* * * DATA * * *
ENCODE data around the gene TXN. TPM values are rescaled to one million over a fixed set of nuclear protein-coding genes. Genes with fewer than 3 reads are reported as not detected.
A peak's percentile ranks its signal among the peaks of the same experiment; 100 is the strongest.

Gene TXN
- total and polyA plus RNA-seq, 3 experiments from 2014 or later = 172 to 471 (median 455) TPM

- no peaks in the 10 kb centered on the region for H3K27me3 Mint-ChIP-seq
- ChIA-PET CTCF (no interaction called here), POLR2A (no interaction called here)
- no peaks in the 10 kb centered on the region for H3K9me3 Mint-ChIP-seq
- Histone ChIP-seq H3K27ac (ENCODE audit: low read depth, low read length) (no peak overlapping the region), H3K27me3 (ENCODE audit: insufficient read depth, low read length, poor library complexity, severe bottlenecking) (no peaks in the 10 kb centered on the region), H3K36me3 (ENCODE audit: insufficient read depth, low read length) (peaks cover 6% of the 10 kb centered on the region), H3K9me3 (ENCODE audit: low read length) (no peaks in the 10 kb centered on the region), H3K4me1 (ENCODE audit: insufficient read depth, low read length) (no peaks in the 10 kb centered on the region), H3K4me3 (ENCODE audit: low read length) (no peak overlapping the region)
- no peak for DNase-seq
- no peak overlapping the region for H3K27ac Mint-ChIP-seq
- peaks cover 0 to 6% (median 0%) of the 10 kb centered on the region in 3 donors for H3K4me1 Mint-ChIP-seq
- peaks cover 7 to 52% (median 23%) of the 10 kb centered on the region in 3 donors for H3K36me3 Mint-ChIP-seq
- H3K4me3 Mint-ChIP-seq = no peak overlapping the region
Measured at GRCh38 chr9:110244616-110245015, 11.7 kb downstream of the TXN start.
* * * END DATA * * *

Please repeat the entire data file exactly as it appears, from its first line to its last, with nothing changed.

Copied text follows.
ENCODE data around the gene TXN. TPM values are rescaled to one million over a fixed set of nuclear protein-coding genes. Genes with fewer than 3 reads are reported as not detected.
A peak's percentile ranks its signal among the peaks of the same experiment; 100 is the strongest.

Gene TXN
- total and polyA plus RNA-seq, 3 experiments from 2014 or later = 172 to 471 (median 455) TPM

- no peaks in the 10 kb centered on the region for H3K27me3 Mint-ChIP-seq
- ChIA-PET CTCF (no interaction called here), POLR2A (no interaction called here)
- no peaks in the 10 kb centered on the region for H3K9me3 Mint-ChIP-seq
- Histone ChIP-seq H3K27ac (ENCODE audit: low read depth, low read length) (no peak overlapping the region), H3K27me3 (ENCODE audit: insufficient read depth, low read length, poor library complexity, severe bottlenecking) (no peaks in the 10 kb centered on the region), H3K36me3 (ENCODE audit: insufficient read depth, low read length) (peaks cover 6% of the 10 kb centered on the region), H3K9me3 (ENCODE audit: low read length) (no peaks in the 10 kb centered on the region), H3K4me1 (ENCODE audit: insufficient read depth, low read length) (no peaks in the 10 kb centered on the region), H3K4me3 (ENCODE audit: low read length) (no peak overlapping the region)
- no peak for DNase-seq
- no peak overlapping the region for H3K27ac Mint-ChIP-seq
- peaks cover 0 to 6% (median 0%) of the 10 kb centered on the region in 3 donors for H3K4me1 Mint-ChIP-seq
- peaks cover 7 to 52% (median 23%) of the 10 kb centered on the region in 3 donors for H3K36me3 Mint-ChIP-seq
- H3K4me3 Mint-ChIP-seq = no peak overlapping the region
Measured at GRCh38 chr9:110244616-110245015, 11.7 kb downstream of the TXN start.